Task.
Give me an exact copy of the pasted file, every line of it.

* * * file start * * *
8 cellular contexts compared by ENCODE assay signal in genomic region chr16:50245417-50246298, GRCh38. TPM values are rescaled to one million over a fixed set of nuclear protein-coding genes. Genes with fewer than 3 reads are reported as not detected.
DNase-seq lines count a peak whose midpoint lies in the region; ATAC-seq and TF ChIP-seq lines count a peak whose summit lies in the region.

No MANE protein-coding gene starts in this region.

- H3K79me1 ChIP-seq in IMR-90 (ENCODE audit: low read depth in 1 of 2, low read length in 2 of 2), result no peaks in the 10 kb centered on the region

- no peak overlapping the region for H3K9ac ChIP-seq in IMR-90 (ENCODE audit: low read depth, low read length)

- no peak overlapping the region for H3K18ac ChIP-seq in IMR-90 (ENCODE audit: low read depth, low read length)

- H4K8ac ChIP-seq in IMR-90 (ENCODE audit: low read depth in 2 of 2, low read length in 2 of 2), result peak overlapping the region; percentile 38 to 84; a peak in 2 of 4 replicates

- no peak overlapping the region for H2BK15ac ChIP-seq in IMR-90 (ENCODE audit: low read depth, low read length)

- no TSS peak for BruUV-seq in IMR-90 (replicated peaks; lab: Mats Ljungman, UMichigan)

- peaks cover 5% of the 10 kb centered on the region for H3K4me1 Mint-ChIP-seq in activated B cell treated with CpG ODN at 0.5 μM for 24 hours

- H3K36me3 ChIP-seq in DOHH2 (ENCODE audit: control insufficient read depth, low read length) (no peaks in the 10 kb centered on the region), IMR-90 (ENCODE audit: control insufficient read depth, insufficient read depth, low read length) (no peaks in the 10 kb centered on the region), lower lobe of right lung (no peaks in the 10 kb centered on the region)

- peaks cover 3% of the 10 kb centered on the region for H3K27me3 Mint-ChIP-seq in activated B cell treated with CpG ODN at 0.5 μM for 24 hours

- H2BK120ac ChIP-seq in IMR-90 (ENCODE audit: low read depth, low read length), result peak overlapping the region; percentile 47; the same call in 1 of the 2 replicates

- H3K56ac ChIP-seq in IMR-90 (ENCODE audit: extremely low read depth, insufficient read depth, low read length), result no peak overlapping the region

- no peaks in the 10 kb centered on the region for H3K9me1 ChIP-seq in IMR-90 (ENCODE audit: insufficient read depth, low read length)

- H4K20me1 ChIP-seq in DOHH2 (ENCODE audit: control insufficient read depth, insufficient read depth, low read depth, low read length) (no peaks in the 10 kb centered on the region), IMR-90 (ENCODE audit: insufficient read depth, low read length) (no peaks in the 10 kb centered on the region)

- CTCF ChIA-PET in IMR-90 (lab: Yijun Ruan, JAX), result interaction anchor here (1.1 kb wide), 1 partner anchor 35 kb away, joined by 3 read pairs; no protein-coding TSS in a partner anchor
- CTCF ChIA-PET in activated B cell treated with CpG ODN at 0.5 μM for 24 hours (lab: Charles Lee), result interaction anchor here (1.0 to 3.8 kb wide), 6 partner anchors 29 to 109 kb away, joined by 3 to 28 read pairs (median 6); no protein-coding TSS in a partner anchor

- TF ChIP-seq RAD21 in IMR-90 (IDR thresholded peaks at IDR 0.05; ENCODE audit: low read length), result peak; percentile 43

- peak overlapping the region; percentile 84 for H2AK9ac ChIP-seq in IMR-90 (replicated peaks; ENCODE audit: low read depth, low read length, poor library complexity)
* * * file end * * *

8 cellular contexts compared by ENCODE assay signal in genomic region chr16:50245417-50246298, GRCh38. TPM values are rescaled to one million over a fixed set of nuclear protein-coding genes. Genes with fewer than 3 reads are reported as not detected.
DNase-seq lines count a peak whose midpoint lies in the region; ATAC-seq and TF ChIP-seq lines count a peak whose summit lies in the region.

No MANE protein-coding gene starts in this region.

- H3K79me1 ChIP-seq in IMR-90 (ENCODE audit: low read depth in 1 of 2, low read length in 2 of 2), result no peaks in the 10 kb centered on the region

- no peak overlapping the region for H3K9ac ChIP-seq in IMR-90 (ENCODE audit: low read depth, low read length)

- no peak overlapping the region for H3K18ac ChIP-seq in IMR-90 (ENCODE audit: low read depth, low read length)

- H4K8ac ChIP-seq in IMR-90 (ENCODE audit: low read depth in 2 of 2, low read length in 2 of 2), result peak overlapping the region; percentile 38 to 84; a peak in 2 of 4 replicates

- no peak overlapping the region for H2BK15ac ChIP-seq in IMR-90 (ENCODE audit: low read depth, low read length)

- no TSS peak for BruUV-seq in IMR-90 (replicated peaks; lab: Mats Ljungman, UMichigan)

- peaks cover 5% of the 10 kb centered on the region for H3K4me1 Mint-ChIP-seq in activated B cell treated with CpG ODN at 0.5 μM for 24 hours

- H3K36me3 ChIP-seq in DOHH2 (ENCODE audit: control insufficient read depth, low read length) (no peaks in the 10 kb centered on the region), IMR-90 (ENCODE audit: control insufficient read depth, insufficient read depth, low read length) (no peaks in the 10 kb centered on the region), lower lobe of right lung (no peaks in the 10 kb centered on the region)

- peaks cover 3% of the 10 kb centered on the region for H3K27me3 Mint-ChIP-seq in activated B cell treated with CpG ODN at 0.5 μM for 24 hours

- H2BK120ac ChIP-seq in IMR-90 (ENCODE audit: low read depth, low read length), result peak overlapping the region; percentile 47; the same call in 1 of the 2 replicates

- H3K56ac ChIP-seq in IMR-90 (ENCODE audit: extremely low read depth, insufficient read depth, low read length), result no peak overlapping the region

- no peaks in the 10 kb centered on the region for H3K9me1 ChIP-seq in IMR-90 (ENCODE audit: insufficient read depth, low read length)

- H4K20me1 ChIP-seq in DOHH2 (ENCODE audit: control insufficient read depth, insufficient read depth, low read depth, low read length) (no peaks in the 10 kb centered on the region), IMR-90 (ENCODE audit: insufficient read depth, low read length) (no peaks in the 10 kb centered on the region)

- CTCF ChIA-PET in IMR-90 (lab: Yijun Ruan, JAX), result interaction anchor here (1.1 kb wide), 1 partner anchor 35 kb away, joined by 3 read pairs; no protein-coding TSS in a partner anchor
- CTCF ChIA-PET in activated B cell treated with CpG ODN at 0.5 μM for 24 hours (lab: Charles Lee), result interaction anchor here (1.0 to 3.8 kb wide), 6 partner anchors 29 to 109 kb away, joined by 3 to 28 read pairs (median 6); no protein-coding TSS in a partner anchor

- TF ChIP-seq RAD21 in IMR-90 (IDR thresholded peaks at IDR 0.05; ENCODE audit: low read length), result peak; percentile 43

- peak overlapping the region; percentile 84 for H2AK9ac ChIP-seq in IMR-90 (replicated peaks; ENCODE audit: low read depth, low read length, poor library complexity)